Israel’s political scene in disarray as lawmaker quits coalition
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Israel’s political scene in disarray as lawmaker quits coalition

Government of Prime Minister Naftali Bennett reduced to minority in Knesset

News Service AA

The resignation of an Arab lawmaker from the ruling coalition in Israel has left the government of Prime Minister Naftali Bennett on the verge of collapse.

Ghaida Rinawie Zoabi, a lawmaker from the leftist Meretz Party, quit the coalition on Thursday, reducing it to a minority in the Knesset (Israel’s parliament).

She cited the harassment of the Arab community in Israel and land confiscations as among reasons for her resignation from the ruling coalition.

Her resignation means that the Bennett’s government now has the support of 59 lawmakers in the 120-seat Knesset.

Last month, lawmaker Idit Silman from the right-wing Yamina Party quit the ruling coalition.

As the Israeli opposition is breathing down the government’s neck, there are now a number of possible scenarios for the political scene in Israel.

Headed by the right-wing Likud leader and former Prime Minister Benjamin Netanyahu, the opposition is relentlessly seeking to persuade right-wing lawmakers to withdraw their support for the government.

However, six deputies of the Joint List, an alliance of three Arab parties, are worried that endorsing the opposition move may pave the way for Netanyahu to form a new government.


- Survival

Jonathan Freeman, a political science lecturer at the Hebrew University of Jerusalem, believes that the Bennett’s government can still survive despite becoming a minority in the Knesset.

"One of the things that works in favor of the current government is the public opinion polls that suggest that members of the current coalition have more to lose than others in terms of their seats in the Knesset if new elections are held,” he told Anadolu Agency.

"This is a key point that pushes them to sacrifice more in terms of their ideologies in order to preserve the government," he added.

Freeman opines that the tense security situation in the Palestinian territories and Israel has weakened the Bennett’s government.

The government “is accused of failing to stop this wave of violence at a time when the security situation is already deteriorating,” he added.


- National unity government

Another possible scenario is Netanyahu’s Likud Party joining the Bennett’s Cabinet to form a national unity government.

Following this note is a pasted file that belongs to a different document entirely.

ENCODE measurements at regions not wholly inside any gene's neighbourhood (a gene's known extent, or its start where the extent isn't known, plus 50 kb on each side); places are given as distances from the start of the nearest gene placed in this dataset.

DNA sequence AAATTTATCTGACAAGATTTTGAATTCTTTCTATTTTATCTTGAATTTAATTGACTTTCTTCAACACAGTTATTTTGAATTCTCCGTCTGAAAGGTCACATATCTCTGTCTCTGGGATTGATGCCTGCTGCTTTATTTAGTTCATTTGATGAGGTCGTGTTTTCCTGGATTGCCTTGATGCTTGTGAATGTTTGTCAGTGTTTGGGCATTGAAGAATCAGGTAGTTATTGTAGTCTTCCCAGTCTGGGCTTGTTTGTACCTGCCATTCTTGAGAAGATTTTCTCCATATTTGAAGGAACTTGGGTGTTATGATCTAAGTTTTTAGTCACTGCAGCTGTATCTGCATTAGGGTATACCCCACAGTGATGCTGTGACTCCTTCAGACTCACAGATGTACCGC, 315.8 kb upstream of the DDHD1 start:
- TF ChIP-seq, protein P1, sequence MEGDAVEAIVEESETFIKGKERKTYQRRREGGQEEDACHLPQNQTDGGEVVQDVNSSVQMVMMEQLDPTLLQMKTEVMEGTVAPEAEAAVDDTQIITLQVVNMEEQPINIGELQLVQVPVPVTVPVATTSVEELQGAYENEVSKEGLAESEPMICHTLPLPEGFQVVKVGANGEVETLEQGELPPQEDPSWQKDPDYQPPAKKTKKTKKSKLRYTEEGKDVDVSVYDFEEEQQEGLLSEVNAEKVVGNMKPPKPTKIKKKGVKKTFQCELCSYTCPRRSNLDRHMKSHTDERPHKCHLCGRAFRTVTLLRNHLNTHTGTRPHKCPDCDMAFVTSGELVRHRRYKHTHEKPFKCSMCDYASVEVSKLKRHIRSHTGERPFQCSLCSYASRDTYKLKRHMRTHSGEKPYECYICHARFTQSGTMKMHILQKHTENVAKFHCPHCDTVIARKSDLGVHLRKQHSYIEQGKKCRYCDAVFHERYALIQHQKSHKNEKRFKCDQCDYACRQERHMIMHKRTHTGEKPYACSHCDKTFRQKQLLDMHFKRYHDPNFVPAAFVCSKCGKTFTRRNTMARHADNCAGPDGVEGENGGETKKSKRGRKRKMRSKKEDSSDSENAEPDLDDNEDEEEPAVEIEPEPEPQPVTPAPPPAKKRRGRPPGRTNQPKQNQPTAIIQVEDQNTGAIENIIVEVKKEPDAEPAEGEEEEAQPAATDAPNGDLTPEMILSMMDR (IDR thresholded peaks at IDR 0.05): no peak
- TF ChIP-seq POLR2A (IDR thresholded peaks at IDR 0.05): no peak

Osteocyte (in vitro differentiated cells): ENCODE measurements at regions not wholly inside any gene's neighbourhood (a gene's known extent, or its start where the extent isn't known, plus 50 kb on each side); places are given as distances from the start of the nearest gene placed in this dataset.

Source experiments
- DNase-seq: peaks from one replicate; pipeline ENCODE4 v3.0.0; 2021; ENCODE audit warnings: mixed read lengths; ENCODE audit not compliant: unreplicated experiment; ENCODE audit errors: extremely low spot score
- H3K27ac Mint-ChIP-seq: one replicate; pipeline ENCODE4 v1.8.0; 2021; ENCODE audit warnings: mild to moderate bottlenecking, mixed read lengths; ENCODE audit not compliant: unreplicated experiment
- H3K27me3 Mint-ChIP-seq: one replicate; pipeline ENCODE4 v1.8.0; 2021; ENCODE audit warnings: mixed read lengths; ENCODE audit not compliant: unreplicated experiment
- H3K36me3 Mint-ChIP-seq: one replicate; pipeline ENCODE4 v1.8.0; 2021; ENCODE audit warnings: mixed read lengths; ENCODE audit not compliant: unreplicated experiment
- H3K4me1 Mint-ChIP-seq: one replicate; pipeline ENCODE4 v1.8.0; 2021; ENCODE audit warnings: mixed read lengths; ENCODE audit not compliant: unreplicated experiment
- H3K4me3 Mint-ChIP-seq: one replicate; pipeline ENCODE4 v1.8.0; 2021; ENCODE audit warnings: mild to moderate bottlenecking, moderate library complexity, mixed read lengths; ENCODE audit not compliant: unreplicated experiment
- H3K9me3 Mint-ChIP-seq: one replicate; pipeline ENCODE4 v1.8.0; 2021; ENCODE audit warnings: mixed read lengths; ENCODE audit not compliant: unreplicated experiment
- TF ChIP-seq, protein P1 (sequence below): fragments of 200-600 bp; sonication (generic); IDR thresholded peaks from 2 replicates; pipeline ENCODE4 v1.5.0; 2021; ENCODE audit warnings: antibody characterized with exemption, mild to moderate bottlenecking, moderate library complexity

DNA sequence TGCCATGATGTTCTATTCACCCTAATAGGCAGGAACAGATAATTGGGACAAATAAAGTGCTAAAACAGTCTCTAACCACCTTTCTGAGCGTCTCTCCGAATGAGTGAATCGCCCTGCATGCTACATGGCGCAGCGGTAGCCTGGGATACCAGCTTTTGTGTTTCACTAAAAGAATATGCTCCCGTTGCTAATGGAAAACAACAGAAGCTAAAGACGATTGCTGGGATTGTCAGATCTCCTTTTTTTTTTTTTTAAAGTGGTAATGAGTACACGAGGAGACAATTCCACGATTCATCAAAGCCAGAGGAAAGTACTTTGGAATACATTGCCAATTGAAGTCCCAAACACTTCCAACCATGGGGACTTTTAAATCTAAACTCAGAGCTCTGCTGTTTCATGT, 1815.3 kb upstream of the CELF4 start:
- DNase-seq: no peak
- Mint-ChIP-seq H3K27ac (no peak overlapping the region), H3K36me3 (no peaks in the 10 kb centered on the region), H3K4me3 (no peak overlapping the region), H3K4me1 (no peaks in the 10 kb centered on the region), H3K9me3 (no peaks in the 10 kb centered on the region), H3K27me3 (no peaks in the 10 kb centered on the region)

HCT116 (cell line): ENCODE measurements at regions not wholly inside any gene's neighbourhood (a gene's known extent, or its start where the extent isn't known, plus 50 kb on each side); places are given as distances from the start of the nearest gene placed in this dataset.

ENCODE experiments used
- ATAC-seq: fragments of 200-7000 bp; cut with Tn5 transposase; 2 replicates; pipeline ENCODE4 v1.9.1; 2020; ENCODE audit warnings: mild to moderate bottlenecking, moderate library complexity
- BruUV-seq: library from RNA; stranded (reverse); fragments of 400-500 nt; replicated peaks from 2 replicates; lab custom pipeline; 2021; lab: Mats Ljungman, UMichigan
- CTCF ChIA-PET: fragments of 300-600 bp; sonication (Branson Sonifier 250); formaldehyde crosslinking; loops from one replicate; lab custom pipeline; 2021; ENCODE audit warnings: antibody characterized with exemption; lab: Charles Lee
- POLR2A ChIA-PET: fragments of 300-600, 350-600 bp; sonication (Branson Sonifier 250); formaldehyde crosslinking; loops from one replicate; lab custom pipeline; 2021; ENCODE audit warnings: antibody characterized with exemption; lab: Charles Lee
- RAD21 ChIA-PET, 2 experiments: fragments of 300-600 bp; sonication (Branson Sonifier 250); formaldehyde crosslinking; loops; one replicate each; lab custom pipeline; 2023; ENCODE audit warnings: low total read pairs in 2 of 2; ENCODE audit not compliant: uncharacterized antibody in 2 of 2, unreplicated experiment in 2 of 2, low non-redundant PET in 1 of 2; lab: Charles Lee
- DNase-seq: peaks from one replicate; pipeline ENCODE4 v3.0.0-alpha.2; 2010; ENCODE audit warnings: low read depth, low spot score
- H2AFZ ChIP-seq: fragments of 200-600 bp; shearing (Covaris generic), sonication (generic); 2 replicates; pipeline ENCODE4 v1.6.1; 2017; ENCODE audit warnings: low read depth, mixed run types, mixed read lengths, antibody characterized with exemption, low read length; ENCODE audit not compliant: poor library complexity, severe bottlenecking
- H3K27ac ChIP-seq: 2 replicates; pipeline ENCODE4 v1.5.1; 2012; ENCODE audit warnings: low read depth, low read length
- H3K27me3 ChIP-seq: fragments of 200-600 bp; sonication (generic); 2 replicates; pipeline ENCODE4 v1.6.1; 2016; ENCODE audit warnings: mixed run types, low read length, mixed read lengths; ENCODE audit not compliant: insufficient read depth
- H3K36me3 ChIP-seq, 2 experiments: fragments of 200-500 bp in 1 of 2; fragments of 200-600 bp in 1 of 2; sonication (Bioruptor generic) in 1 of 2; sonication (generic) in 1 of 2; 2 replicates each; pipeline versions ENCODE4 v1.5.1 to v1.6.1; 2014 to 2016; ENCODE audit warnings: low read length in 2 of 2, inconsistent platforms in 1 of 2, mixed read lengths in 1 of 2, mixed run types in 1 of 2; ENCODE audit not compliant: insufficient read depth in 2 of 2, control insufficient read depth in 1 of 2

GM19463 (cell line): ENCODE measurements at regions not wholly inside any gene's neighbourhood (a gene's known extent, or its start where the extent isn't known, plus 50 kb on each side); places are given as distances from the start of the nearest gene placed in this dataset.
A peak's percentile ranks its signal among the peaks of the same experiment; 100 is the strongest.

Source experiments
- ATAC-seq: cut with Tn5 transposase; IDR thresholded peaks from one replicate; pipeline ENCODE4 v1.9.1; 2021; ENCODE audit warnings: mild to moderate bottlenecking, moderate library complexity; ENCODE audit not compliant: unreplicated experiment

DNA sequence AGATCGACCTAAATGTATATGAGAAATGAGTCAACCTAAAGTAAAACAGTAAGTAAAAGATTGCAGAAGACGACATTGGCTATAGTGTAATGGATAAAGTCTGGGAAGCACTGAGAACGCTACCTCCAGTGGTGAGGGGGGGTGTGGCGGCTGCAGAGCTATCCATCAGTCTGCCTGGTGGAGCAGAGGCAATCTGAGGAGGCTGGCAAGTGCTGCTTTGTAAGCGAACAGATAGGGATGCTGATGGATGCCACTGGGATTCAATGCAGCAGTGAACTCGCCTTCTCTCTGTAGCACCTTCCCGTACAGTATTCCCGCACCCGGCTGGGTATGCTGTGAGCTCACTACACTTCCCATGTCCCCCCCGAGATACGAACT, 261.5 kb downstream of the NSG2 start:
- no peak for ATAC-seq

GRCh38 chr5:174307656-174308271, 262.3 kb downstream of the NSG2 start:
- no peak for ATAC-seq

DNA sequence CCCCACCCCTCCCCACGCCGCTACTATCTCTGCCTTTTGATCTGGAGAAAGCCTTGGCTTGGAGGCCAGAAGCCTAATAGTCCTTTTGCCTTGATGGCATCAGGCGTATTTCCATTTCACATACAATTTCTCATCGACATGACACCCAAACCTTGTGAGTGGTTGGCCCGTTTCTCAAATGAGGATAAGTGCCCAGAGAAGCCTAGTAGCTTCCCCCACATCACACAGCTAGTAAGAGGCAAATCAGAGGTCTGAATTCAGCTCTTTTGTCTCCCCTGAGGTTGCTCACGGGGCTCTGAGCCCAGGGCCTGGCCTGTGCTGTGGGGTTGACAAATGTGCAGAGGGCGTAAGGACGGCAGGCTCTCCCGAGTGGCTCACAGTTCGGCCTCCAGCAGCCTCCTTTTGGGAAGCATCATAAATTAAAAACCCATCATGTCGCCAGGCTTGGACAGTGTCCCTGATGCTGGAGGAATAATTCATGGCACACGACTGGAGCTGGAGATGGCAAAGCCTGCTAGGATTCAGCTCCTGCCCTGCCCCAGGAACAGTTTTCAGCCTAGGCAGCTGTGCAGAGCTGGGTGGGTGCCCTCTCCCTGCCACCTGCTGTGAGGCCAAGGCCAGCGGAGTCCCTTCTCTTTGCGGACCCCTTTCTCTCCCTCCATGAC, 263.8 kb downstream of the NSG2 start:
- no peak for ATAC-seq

Although this is “complicated,” Freeman said, it is still a possibility “if the government decides to launch a military operation in Gaza or against Lebanese group Hezbollah in the north and the United Arab List decided to leave the coalition.”

"I do not rule out the possibility that the Likud would join the government if there were really terrible security conditions, worse than they are now," the lecturer said.

Freeman warned that more lawmakers from the parties supporting the government might quit the coalition.

"The situation is therefore difficult, and that is why I say that a security deterioration like launching an operation in Gaza may lead to the formation of a national unity government, under which the Likud will join,” he added.

Last week, Israel Today newspaper reported that there are fears among the right-wing Likud Party that the government will attract supporters to it in return for granting them government positions in an effort to increase the number of its supporters in the Knesset.


- General elections

Although leaders of the Israeli government believe fresh polls will not serve Israel’s interest, Freeman think that some government partners are already preparing for election.

Freeman also noted that Netanyahu’s trial for corruption charges does not mean the end of his political future.

According to the lecturer, Meretz Party and Labor Party are considering running on a joint list in elections.

“Even though the coalition says it is united and strong, some members in the coalition are actually preparing for new elections," he said.

Currently, the government does not have a sufficient number of lawmakers, which will affect its ability to pass bills in the Knesset, including budget, political and diplomatic appointments, and hence opening doors to all possibilities.

"All possibilities are open, and we do not know where the situation will eventually go," Freeman said.

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